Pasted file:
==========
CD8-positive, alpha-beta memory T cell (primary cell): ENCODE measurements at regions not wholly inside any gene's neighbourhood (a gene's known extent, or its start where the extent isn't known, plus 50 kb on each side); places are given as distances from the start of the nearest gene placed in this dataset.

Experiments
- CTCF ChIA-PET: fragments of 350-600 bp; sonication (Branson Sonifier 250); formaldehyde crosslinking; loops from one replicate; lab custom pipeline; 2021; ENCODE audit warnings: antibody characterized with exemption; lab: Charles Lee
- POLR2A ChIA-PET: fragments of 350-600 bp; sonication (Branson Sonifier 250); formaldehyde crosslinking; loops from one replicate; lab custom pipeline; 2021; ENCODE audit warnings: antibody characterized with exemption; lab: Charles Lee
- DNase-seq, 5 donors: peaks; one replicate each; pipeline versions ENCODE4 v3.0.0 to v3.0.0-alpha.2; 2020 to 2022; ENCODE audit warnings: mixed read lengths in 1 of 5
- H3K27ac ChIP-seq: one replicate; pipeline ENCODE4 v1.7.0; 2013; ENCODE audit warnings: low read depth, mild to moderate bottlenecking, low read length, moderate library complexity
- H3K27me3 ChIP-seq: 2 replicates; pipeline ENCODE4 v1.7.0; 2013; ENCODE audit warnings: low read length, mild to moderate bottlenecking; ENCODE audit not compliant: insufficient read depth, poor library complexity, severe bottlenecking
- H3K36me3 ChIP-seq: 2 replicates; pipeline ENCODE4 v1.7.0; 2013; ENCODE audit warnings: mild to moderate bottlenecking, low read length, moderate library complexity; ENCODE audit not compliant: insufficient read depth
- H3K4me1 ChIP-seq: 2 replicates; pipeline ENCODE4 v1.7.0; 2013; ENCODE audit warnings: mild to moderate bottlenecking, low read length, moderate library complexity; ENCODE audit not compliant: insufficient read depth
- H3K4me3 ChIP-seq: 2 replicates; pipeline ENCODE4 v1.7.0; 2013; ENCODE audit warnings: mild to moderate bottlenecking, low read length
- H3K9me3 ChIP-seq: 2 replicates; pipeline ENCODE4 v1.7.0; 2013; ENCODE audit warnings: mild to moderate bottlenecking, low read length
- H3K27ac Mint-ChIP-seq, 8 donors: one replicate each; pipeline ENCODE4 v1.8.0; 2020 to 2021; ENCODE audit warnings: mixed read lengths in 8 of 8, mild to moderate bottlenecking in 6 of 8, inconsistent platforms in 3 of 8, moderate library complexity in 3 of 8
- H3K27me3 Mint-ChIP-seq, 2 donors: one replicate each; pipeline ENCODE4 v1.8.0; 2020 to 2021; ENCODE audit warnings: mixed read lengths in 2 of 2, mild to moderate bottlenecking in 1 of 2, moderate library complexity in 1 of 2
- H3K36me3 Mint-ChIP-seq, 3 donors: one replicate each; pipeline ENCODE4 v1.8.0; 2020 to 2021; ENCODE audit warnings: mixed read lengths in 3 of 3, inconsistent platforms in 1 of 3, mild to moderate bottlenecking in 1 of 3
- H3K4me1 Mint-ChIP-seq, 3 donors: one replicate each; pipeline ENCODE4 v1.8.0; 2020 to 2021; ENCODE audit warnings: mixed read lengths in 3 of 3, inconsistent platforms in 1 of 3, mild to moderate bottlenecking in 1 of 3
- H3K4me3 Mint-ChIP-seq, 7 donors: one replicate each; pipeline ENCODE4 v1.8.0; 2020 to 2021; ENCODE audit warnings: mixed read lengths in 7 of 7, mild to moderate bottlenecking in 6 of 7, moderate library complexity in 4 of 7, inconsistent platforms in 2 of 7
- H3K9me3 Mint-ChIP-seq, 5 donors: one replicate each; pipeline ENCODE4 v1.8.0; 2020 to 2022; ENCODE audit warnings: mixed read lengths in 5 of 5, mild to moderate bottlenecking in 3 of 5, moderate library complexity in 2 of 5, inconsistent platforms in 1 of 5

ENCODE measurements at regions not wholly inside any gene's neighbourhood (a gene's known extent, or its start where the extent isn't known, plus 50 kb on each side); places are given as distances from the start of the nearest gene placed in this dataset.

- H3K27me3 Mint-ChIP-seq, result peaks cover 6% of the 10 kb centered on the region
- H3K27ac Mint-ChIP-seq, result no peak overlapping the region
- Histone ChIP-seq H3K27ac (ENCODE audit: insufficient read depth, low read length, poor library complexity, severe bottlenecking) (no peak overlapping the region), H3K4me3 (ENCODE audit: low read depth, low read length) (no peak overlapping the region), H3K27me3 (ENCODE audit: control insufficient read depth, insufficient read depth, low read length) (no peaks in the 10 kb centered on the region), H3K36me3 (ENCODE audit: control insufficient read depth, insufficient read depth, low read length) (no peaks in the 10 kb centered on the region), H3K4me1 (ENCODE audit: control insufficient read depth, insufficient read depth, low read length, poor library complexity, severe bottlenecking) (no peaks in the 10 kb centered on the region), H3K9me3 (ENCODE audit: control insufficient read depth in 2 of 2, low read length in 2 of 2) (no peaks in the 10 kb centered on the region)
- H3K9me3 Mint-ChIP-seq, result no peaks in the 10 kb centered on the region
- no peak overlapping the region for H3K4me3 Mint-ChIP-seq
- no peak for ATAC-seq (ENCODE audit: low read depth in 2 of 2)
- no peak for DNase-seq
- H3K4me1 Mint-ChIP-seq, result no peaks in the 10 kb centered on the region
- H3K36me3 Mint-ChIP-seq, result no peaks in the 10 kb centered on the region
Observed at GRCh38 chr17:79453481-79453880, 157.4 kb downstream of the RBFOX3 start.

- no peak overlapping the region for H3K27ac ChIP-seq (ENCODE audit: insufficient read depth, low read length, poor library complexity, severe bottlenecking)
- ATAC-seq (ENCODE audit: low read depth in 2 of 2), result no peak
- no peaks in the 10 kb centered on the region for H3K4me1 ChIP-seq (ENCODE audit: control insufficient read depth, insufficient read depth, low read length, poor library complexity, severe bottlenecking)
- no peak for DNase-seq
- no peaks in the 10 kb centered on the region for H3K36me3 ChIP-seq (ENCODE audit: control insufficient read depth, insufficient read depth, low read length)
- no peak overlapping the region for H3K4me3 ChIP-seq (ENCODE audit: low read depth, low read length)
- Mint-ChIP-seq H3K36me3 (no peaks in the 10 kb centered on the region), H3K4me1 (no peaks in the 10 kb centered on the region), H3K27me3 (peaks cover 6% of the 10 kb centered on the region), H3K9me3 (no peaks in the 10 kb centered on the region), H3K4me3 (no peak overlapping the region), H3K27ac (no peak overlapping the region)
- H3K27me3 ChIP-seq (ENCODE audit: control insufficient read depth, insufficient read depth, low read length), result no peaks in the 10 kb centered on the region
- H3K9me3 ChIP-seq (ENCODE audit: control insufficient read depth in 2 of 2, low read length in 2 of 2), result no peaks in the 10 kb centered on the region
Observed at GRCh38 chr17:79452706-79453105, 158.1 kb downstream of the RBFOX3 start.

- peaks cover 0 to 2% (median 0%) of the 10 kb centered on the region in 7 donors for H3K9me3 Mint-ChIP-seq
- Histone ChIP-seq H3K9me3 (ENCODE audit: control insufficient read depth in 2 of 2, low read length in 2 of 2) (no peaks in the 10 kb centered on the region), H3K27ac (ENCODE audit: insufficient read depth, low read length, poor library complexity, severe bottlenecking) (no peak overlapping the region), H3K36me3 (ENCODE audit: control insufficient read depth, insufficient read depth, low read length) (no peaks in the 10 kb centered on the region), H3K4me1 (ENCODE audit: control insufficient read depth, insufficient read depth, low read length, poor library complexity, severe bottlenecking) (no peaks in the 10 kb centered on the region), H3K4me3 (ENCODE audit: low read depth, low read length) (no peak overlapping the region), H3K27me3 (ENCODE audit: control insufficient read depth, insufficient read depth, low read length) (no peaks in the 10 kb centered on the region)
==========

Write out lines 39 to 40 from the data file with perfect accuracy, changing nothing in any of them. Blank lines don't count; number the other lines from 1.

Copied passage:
- peaks cover 0 to 2% (median 0%) of the 10 kb centered on the region in 7 donors for H3K9me3 Mint-ChIP-seq
- Histone ChIP-seq H3K9me3 (ENCODE audit: control insufficient read depth in 2 of 2, low read length in 2 of 2) (no peaks in the 10 kb centered on the region), H3K27ac (ENCODE audit: insufficient read depth, low read length, poor library complexity, severe bottlenecking) (no peak overlapping the region), H3K36me3 (ENCODE audit: control insufficient read depth, insufficient read depth, low read length) (no peaks in the 10 kb centered on the region), H3K4me1 (ENCODE audit: control insufficient read depth, insufficient read depth, low read length, poor library complexity, severe bottlenecking) (no peaks in the 10 kb centered on the region), H3K4me3 (ENCODE audit: low read depth, low read length) (no peak overlapping the region), H3K27me3 (ENCODE audit: control insufficient read depth, insufficient read depth, low read length) (no peaks in the 10 kb centered on the region)